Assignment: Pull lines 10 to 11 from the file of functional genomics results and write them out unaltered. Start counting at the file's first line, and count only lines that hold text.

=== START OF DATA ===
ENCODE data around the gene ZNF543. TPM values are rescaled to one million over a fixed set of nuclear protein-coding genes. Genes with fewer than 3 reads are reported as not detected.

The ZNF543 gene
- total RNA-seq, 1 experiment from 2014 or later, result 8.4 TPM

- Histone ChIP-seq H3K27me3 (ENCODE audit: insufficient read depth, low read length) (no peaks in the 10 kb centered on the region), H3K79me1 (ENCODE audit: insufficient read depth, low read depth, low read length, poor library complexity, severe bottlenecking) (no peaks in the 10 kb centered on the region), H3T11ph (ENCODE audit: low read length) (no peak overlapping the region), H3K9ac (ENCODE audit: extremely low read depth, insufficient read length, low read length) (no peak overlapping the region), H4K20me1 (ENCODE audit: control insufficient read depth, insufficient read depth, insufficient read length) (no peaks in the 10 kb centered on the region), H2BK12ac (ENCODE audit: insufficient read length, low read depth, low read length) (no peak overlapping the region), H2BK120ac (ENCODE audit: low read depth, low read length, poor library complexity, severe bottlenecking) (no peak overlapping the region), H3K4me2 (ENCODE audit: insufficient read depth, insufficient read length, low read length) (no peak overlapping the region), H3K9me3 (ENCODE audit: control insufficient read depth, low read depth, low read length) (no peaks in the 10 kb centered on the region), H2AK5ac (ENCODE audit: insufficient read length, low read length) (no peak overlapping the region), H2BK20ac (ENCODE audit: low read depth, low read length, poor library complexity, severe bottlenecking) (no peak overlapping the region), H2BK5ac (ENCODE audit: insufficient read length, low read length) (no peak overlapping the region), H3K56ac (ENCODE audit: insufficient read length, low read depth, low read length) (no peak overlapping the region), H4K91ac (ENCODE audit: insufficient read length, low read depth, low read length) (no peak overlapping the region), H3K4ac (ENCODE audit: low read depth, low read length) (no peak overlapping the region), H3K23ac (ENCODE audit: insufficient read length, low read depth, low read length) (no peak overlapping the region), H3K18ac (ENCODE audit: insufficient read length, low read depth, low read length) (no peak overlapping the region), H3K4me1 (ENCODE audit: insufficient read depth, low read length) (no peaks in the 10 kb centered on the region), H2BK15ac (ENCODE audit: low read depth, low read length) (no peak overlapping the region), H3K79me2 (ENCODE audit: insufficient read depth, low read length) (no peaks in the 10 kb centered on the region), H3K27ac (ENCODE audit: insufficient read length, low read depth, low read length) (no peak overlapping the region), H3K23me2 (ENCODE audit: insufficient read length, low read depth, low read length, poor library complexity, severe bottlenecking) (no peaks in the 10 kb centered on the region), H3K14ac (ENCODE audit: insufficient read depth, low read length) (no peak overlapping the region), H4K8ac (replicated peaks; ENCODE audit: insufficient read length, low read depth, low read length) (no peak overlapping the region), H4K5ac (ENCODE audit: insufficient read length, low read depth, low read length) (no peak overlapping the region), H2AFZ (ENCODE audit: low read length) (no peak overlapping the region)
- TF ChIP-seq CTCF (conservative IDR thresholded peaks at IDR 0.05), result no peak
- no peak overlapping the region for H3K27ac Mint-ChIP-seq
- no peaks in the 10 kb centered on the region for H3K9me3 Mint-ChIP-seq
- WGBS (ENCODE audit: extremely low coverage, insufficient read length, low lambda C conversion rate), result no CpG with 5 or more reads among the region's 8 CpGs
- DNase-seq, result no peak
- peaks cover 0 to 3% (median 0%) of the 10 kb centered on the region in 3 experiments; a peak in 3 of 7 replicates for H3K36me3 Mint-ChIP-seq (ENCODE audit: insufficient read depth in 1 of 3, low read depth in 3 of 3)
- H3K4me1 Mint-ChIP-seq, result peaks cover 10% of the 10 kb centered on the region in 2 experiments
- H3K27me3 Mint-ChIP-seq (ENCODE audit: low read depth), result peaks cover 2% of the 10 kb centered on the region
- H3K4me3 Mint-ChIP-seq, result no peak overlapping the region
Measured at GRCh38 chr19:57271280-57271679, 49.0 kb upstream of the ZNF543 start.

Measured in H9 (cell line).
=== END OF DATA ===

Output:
- peaks cover 0 to 3% (median 0%) of the 10 kb centered on the region in 3 experiments; a peak in 3 of 7 replicates for H3K36me3 Mint-ChIP-seq (ENCODE audit: insufficient read depth in 1 of 3, low read depth in 3 of 3)
- H3K4me1 Mint-ChIP-seq, result peaks cover 10% of the 10 kb centered on the region in 2 experiments